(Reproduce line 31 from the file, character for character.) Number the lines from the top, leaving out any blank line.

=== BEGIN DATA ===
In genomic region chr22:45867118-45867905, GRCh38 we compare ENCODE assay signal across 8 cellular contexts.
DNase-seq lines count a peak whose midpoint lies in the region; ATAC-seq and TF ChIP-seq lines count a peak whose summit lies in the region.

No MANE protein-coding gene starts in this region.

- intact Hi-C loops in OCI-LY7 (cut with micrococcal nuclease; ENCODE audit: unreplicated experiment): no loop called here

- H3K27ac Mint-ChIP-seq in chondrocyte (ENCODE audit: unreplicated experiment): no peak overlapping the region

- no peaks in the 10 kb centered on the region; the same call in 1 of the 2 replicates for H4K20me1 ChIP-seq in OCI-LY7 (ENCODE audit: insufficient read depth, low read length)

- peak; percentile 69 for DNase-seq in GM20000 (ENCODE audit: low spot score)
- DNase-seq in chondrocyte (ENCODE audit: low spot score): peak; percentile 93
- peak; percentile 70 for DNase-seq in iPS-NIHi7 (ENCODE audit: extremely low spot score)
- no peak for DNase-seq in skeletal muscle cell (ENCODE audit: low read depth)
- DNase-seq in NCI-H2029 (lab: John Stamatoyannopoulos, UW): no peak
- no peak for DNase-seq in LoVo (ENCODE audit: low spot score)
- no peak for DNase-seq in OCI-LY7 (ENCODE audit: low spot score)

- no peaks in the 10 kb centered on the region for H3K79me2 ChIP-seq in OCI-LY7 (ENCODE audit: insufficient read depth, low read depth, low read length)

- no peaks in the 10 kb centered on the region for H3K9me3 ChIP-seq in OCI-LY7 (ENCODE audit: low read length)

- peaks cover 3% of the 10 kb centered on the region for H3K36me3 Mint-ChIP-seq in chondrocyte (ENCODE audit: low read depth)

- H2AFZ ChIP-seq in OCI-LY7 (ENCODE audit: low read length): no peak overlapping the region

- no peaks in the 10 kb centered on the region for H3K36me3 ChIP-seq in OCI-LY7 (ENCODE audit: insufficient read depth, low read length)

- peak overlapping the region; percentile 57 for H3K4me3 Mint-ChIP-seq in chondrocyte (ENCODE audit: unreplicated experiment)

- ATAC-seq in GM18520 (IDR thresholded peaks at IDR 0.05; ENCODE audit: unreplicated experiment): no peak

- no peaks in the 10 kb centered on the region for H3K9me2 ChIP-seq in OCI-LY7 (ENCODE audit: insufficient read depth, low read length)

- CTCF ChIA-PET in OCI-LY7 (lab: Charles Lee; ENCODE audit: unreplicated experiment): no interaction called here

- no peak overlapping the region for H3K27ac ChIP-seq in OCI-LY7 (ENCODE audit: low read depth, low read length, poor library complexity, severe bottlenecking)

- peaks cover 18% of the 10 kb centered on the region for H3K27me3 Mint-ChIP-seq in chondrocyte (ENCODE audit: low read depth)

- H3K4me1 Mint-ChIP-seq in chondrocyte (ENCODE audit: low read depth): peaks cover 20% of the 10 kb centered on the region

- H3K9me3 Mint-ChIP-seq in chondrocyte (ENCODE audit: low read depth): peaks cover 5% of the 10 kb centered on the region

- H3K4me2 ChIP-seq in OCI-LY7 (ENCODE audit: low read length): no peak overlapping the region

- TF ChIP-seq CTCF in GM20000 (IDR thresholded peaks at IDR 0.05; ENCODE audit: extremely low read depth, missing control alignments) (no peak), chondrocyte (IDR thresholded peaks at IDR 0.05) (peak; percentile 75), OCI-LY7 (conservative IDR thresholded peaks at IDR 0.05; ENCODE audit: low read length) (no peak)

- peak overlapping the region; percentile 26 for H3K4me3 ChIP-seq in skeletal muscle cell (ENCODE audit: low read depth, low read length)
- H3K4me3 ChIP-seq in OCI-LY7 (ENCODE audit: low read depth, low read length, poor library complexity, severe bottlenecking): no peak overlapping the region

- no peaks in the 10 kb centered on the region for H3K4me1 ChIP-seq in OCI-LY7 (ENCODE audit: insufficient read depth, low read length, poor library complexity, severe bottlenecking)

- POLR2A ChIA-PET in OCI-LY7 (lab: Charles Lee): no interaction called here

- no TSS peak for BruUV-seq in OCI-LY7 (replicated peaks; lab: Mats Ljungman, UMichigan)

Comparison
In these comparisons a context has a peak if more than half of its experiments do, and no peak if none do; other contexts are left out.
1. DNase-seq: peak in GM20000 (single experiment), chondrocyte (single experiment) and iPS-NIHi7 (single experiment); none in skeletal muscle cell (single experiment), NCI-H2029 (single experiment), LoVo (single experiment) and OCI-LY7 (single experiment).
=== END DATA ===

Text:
- no peaks in the 10 kb centered on the region for H3K4me1 ChIP-seq in OCI-LY7 (ENCODE audit: insufficient read depth, low read length, poor library complexity, severe bottlenecking)